Green tea has been proven to be loaded with all types of antioxidants — compounds that can improve brain function, protect your body from cancer-causing free radicals, lower your risk of heart disease, and even burn fat. And these antioxidants aren't the only green tea benefits, either. This ancient herbal tea has been used for its medicinal properties and more for centuries now. In fact, all of these benefits might make green tea one of the healthiest beverages on the planet.
What are green tea’s greatest benefits?
Green tea contains health compounds.
Green tea, and in fact many teas, are rich in natural compounds called polyphenols, which have been proven to be quite helpful to the body. According to a study by a number of Chinese scientists, polyphenols have been proven to help reduce inflammation. There’s even some proof that they help fight cancer.
In addition to the polyphenols, green tea contains those same antioxidants mentioned earlier, which can fight off free radicals. Free radicals are dangerous little molecules everyone seems to be talking about these days. LiveScience defines free radicals as single atoms with unpaired electrons that go out into our body, robbing other molecules of their electrons and making our cells susceptible to all manner of diseases.
Green tea might improve mood and brain function.
As a caffeinated beverage, green tea is a stimulant. It may not have as much caffeine as a cup of coffee, of course, but it can keep you alert and it might even help boost brain function in some cases. There are even cases of caffeine improving things like mood, vigilance, reaction time, and memory.
Green tea also contains the amino acid L-theanine, which has been linked to anti-anxiety, as per this 2008 study. This is why green tea can both stimulate and calm you in equal measure. So yea, it might not make you “more intelligent” but it can definitely give you a brain boost if you’re feeling sluggish or help you feel better if you’re just feeling down.
On top of that, studies have shown that green tea can help protect neurons from the degenerative effects of dementia and Parkinson’s disease. It might not fully protect against these neurodegenerative diseases, but it could lower the risk over time. Once again, it is the green tea’s remarkable polyphenols that might be responsible for this protective effect.
Green tea can help you burn fat.
Green tea is an ingredient often found in commercial fat burning supplements. This is likely the result of a 2007 study that determined that this miracle beverage can increase fat burning and boost metabolic rate. Note that not all studies came up with the same results for this supposed benefit, however. A lot of what was determined by subsequent research found that base metabolism and other factors had a lot to do with it as well.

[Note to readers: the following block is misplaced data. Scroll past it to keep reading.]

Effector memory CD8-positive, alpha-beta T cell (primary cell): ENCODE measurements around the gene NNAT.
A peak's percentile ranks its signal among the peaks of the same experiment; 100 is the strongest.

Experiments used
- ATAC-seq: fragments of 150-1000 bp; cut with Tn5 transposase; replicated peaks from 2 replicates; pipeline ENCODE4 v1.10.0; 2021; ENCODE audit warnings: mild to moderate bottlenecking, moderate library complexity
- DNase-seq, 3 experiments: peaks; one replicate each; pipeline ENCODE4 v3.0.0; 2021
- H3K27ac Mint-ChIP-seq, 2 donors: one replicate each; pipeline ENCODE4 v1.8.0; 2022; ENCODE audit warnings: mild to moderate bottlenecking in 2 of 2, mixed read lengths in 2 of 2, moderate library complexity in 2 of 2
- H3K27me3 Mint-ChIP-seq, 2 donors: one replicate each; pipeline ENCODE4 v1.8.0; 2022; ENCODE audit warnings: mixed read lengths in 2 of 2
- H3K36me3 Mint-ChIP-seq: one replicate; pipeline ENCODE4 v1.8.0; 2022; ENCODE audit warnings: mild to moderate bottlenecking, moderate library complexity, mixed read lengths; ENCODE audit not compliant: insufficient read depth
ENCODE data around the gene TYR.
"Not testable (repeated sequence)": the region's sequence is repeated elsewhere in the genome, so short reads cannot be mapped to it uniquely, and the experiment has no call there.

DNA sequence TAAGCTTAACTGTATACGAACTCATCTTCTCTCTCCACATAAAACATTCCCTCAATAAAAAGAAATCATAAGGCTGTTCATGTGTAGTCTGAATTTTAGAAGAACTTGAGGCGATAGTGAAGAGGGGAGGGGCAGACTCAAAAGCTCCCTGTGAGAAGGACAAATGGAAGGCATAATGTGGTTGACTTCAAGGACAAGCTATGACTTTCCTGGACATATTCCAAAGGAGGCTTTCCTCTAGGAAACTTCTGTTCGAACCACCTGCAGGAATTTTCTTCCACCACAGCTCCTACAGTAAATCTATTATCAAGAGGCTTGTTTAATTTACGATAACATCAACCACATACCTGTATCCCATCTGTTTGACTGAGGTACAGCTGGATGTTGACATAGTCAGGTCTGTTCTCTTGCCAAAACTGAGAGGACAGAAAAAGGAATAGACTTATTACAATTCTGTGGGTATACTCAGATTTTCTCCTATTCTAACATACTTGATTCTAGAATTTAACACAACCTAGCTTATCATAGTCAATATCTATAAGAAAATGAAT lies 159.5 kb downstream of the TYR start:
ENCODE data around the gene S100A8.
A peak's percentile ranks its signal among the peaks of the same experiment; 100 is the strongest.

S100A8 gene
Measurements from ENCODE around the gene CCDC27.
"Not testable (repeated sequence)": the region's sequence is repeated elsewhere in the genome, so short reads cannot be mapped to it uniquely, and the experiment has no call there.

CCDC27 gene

That said, other controlled studies have shown that green tea might cause mild reductions in blood sugar levels. So even if it doesn’t boost your metabolism, it might lower your risk of developing Type 2 diabetes. This makes sense too, as there have been indications that diabetes is a risk factor for developing dementia and Alzheimers — at least according to the Mayo Clinic. So if green tea is good for lowering blood sugar, its protective effects likely extend towards preventing neurodegeneration later in life.
Green tea might be good for your heart.
One 2013 study indicated that green tea might be helpful in lowering bad cholesterol, otherwise known as LDL cholesterol. It has also shown the potential of protecting LDL particles from oxidation via its dense antioxidant content. Those same studies have shown an overall lower risk of cardiovascular disease in those who drink green tea regularly.
There is also some proof that drinking green tea might help you live longer. A Japanese study showed that of the 40,530 Japanese adults studied, those who drank five or more cups of green tea per day were less likely to die of all causes — namely, heart disease — with the exception of cancer. This experiment was only run over the course of 11 years, mind you, but a lot can happen in 11 years. If 2020 has taught anybody anything, it’s that a lot can happen in a single year.